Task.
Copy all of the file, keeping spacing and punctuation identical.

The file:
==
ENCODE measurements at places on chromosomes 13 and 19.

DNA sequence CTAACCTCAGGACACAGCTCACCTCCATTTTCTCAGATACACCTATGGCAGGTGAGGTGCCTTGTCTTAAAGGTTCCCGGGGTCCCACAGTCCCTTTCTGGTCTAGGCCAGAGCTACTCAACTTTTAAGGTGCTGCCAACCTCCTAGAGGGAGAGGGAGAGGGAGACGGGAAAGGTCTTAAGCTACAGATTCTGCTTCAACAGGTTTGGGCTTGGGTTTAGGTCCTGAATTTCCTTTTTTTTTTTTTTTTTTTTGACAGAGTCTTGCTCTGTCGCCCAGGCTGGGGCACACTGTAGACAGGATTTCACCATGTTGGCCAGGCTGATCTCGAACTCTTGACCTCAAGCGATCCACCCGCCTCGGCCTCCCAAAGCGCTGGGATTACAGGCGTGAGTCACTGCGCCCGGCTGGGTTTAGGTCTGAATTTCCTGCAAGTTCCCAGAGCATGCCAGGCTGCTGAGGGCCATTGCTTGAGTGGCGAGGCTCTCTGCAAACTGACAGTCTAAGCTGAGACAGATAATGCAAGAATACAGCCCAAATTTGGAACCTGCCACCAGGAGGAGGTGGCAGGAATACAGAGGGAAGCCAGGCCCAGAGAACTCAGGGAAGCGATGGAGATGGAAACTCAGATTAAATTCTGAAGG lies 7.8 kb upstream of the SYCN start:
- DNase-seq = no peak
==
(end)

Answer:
ENCODE measurements at places on chromosomes 13 and 19.

DNA sequence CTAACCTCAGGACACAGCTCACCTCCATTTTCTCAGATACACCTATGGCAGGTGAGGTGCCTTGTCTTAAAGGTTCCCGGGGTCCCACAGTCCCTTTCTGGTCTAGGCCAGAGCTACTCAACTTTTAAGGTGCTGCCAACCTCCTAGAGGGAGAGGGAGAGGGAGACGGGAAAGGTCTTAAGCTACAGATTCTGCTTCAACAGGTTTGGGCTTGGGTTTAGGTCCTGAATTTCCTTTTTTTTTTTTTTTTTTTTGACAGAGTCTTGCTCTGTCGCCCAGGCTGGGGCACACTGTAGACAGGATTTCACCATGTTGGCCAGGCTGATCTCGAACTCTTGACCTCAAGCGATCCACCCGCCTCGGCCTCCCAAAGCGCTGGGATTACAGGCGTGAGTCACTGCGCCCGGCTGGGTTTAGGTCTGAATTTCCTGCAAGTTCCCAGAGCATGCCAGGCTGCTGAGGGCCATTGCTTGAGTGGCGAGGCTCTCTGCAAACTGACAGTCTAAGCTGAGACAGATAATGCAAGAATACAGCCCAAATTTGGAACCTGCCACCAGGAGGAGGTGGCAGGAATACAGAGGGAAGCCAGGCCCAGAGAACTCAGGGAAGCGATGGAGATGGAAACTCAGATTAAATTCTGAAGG lies 7.8 kb upstream of the SYCN start:
- DNase-seq = no peak